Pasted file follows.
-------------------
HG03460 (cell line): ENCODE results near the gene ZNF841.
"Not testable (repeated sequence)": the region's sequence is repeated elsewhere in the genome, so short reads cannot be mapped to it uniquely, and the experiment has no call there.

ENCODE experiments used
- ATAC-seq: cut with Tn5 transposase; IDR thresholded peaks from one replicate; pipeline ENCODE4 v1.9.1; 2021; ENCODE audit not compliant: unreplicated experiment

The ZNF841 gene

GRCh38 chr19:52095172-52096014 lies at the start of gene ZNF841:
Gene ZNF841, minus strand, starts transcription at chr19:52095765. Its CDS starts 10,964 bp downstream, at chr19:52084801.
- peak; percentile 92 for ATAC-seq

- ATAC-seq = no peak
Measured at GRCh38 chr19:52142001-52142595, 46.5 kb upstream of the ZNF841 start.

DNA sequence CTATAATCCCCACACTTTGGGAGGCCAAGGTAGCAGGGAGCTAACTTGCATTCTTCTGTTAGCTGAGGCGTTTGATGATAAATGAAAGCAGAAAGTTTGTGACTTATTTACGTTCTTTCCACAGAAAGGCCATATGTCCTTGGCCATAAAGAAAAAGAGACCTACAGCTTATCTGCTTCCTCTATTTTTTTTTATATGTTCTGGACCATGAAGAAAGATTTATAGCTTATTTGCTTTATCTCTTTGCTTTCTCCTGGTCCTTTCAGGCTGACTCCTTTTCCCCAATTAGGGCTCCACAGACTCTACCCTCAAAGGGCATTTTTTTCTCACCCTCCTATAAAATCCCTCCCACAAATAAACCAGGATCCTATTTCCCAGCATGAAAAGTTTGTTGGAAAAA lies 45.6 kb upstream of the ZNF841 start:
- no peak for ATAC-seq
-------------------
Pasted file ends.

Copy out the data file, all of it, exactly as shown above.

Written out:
HG03460 (cell line): ENCODE results near the gene ZNF841.
"Not testable (repeated sequence)": the region's sequence is repeated elsewhere in the genome, so short reads cannot be mapped to it uniquely, and the experiment has no call there.

ENCODE experiments used
- ATAC-seq: cut with Tn5 transposase; IDR thresholded peaks from one replicate; pipeline ENCODE4 v1.9.1; 2021; ENCODE audit not compliant: unreplicated experiment

The ZNF841 gene

GRCh38 chr19:52095172-52096014 lies at the start of gene ZNF841:
Gene ZNF841, minus strand, starts transcription at chr19:52095765. Its CDS starts 10,964 bp downstream, at chr19:52084801.
- peak; percentile 92 for ATAC-seq

- ATAC-seq = no peak
Measured at GRCh38 chr19:52142001-52142595, 46.5 kb upstream of the ZNF841 start.

DNA sequence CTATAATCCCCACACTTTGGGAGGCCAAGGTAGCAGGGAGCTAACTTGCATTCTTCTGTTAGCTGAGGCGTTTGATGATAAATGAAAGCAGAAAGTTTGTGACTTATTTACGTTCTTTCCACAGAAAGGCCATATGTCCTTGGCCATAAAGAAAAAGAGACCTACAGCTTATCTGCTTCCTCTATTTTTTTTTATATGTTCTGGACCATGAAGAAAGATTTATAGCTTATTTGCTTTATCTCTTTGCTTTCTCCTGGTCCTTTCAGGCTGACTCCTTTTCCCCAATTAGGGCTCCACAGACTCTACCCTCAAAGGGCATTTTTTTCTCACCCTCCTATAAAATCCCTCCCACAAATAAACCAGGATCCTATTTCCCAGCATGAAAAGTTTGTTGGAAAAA lies 45.6 kb upstream of the ZNF841 start:
- no peak for ATAC-seq